Life span: 12-14 Years
Height: 18 – 20 inches (male), 16 – 19 inches (female)
Weight: 33 – 55 lbs.
Commonly used for reindeer herding, the Finnish Lapphund is a Nordic dog of the Spritz type that is able to withstand the extremely cold temperatures of the Arctic Circle. Although the Lapphund only grows to 20” in height, it is exceptionally powerful, with a muscular build and strong bones. The Finnish Lapphund has an elongated nose and waterproof double coat that comes in a variety of colors and patterns. And while the Lapphund is a popular breed in the region of its origin – Finland, it remains relatively unknown throughout the rest of the world.
This relatively small breed has small ears that stand erect, and a medium sized tail that curls over its back. Its eyes are brown with a black nose. Their double coat is made up of a dense and short undercoat, and a long, soft undercoat, both straight. Coat colors include black, white, brown, light brown, and red, and although color combinations may vary, they are usually only one color.
Their ancestors begin with the northern Spitz, after which they were crossbred with female wolves from Lappland, hence their name. They are mostly known in Finland, Sweden and Norway, where their fame is that of a loving companion and great herder. They were created by nomads named the Sami people, who specialized in herding reindeer. Its high pitched bark lets the reindeer know it is not afraid of them, but that it is in charge. That same bark has also given it the friendliest bark popularity. It was accepted into the Finnish Kennel Club in 1945, but was not recognized by the American Kennel Club until 2011, and only around 11 dogs of this breed are known to live in the United States.
This friendly breed enjoys spending its time with people. It gets along well with children, other household pets, and even strangers. Due to this, however, they cannot be left alone for long periods of time or might develop destructive behavior. They are quick learners, but stubborn, and need moderate amounts of daily exercise. Yards should remain fenced, given that they will most likely run after any small animal that calls their attention, although they are not prone to escaping, but to wandering around instead and getting lost.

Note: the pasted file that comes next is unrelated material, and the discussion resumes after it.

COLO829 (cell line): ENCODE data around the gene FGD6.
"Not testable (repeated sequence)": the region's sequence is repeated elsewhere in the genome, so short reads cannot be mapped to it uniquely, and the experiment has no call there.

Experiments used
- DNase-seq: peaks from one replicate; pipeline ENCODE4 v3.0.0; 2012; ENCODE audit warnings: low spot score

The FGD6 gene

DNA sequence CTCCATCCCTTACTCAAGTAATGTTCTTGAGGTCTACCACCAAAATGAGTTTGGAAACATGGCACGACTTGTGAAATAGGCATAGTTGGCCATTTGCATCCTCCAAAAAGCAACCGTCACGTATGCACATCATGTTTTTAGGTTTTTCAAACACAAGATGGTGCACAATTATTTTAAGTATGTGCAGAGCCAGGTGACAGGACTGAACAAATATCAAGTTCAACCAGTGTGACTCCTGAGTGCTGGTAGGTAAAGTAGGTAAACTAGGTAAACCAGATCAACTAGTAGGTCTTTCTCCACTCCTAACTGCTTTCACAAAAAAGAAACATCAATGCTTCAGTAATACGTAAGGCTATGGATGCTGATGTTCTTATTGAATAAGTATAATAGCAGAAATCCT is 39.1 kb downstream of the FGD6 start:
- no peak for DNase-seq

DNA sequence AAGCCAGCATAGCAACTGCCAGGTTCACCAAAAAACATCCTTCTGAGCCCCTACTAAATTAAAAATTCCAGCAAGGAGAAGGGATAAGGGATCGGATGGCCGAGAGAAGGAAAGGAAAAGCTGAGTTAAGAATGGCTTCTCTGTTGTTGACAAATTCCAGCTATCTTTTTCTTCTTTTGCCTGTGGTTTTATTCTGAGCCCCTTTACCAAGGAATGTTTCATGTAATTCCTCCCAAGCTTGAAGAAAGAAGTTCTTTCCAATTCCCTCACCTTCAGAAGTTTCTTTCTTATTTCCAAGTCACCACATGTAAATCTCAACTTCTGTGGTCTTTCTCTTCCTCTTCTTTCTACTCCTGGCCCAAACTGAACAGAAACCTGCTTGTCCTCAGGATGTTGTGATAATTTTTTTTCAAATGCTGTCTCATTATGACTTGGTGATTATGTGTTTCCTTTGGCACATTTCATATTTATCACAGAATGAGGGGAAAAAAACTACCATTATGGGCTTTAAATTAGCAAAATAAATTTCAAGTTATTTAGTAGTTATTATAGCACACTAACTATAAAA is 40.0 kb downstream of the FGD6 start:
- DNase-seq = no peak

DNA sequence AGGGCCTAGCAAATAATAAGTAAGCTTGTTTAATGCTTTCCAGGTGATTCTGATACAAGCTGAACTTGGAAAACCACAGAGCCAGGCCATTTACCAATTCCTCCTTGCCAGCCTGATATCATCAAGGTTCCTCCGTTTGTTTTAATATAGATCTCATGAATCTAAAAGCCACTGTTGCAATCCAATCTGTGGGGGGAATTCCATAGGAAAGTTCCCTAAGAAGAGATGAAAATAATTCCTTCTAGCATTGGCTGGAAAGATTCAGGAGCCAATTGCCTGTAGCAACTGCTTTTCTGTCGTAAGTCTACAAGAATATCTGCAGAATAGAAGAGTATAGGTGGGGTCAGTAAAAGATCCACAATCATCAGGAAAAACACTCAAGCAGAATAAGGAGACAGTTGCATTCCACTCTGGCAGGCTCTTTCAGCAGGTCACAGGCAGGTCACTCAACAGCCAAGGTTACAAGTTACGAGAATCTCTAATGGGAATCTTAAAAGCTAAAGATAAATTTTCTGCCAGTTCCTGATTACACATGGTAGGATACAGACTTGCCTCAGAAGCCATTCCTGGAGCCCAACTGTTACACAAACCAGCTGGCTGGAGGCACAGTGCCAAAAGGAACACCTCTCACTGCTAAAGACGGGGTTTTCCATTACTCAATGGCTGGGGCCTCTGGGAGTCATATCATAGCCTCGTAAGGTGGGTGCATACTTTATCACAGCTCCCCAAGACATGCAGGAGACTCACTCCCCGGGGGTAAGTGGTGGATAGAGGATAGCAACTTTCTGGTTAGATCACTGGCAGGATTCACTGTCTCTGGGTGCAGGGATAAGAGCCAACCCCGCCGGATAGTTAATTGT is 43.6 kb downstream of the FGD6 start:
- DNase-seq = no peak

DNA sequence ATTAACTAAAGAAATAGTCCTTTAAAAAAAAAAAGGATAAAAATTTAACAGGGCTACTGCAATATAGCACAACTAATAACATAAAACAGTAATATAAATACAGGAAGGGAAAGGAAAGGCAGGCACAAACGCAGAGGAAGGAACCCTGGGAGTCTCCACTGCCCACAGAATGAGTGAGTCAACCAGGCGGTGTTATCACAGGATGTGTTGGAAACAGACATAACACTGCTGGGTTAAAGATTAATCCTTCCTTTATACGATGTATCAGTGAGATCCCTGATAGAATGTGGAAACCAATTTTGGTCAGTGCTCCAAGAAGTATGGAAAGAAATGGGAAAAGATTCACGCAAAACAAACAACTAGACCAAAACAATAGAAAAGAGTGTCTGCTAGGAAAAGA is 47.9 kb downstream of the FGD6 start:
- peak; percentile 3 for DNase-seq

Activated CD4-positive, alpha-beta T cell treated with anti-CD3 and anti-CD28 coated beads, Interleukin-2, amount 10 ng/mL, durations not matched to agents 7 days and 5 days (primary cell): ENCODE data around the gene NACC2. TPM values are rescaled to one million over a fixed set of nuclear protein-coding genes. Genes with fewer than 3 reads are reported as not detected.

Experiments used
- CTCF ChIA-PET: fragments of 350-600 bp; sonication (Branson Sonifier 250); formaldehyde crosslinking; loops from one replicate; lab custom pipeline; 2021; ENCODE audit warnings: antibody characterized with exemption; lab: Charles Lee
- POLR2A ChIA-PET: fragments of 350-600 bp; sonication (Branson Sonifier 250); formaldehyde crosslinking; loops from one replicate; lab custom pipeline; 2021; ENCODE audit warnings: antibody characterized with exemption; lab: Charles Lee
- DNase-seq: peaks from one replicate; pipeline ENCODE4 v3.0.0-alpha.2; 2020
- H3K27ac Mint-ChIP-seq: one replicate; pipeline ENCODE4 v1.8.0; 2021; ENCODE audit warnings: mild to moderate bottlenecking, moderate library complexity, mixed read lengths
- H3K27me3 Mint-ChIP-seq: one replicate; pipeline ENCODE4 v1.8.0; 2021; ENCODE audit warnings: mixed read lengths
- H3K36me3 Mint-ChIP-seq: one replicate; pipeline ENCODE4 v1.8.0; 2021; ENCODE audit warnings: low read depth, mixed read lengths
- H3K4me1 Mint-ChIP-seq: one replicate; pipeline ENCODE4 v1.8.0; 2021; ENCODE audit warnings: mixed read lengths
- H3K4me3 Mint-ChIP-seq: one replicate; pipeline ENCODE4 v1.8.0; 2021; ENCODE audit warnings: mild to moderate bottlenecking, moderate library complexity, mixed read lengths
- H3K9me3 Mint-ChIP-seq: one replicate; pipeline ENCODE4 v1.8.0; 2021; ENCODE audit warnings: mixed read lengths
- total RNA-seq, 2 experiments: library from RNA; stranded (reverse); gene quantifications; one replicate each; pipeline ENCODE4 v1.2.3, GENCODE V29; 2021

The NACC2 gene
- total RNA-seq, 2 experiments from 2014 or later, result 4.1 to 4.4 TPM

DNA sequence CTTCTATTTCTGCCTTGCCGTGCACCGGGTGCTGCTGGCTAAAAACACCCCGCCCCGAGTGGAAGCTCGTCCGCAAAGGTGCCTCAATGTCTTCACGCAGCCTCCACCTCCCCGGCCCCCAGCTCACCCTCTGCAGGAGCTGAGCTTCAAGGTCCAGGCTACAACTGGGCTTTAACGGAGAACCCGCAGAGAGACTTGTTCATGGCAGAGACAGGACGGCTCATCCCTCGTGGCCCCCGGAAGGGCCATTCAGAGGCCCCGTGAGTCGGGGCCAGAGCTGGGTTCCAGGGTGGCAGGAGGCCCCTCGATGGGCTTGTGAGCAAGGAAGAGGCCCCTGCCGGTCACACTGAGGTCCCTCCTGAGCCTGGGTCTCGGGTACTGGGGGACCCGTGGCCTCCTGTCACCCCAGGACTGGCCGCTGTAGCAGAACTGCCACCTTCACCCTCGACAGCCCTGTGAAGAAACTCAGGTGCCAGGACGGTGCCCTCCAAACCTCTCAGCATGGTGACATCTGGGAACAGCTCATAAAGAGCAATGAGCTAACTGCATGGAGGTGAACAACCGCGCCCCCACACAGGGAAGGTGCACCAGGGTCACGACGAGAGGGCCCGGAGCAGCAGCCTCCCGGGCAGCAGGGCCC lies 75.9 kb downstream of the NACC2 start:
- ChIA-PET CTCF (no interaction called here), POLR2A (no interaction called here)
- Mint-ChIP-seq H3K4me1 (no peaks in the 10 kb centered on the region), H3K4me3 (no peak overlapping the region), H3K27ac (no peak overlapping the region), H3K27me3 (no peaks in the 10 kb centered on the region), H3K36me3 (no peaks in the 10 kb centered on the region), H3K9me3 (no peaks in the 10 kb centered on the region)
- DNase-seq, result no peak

This breed is generally healthy, and the diseases it may suffer are few. These are:
Progressive Retinal Atrophy (PRA), in which the dogs may become night blind at first and progressively lose their day eyesight as well.
Hip dysplasia, a hereditary disease in which there is an abnormal formation in the hip socket, that may eventually cause painful arthritis. It may also be affected by the environment they reside in.
Hereditary Cataracts, in which the lens of the eye clouds, causing partial or complete loss of vision.
Their coat requires weekly brushing, except during shedding season, when it will require daily brushing. Baths should only be given occasionally, their nails should be trimmed regularly, as well as their ears checked for any dirt to prevent infections and their teeth brushed. They are not as high energy, although they do require daily exercise, and so a calm walk should suffice. They cannot be left alone for long periods of time, or they might develop destructive behavior. Training can be difficult, as they tend to be independent. However, they are very intelligent and learn quickly.